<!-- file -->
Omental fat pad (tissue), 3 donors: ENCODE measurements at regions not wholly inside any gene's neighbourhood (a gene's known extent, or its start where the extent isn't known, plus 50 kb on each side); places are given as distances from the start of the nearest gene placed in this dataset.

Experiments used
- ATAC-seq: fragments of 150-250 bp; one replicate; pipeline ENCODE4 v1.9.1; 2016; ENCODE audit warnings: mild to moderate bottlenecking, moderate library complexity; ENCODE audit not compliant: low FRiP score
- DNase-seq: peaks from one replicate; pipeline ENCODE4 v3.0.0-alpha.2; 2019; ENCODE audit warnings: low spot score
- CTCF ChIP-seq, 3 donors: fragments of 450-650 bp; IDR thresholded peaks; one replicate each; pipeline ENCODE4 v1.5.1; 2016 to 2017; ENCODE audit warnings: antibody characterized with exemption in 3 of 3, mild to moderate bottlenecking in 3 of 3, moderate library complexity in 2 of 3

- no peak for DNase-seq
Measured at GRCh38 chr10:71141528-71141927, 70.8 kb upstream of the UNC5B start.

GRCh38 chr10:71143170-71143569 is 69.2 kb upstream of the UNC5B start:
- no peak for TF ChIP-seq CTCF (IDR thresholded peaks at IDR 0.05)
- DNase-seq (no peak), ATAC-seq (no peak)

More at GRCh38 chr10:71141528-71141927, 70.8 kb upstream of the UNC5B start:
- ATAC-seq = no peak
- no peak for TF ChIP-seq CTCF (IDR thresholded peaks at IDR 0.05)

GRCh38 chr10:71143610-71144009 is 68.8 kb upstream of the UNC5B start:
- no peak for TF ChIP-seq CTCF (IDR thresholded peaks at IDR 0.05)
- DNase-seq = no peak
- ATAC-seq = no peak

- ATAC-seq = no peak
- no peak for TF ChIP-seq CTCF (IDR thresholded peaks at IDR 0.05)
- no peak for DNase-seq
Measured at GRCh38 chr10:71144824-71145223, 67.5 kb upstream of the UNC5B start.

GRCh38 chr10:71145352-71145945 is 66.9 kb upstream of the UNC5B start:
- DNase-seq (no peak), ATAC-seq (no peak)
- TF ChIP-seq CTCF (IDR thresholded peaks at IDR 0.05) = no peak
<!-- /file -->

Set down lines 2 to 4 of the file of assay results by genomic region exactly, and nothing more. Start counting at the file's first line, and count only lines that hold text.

Experiments used
- ATAC-seq: fragments of 150-250 bp; one replicate; pipeline ENCODE4 v1.9.1; 2016; ENCODE audit warnings: mild to moderate bottlenecking, moderate library complexity; ENCODE audit not compliant: low FRiP score
- DNase-seq: peaks from one replicate; pipeline ENCODE4 v3.0.0-alpha.2; 2019; ENCODE audit warnings: low spot score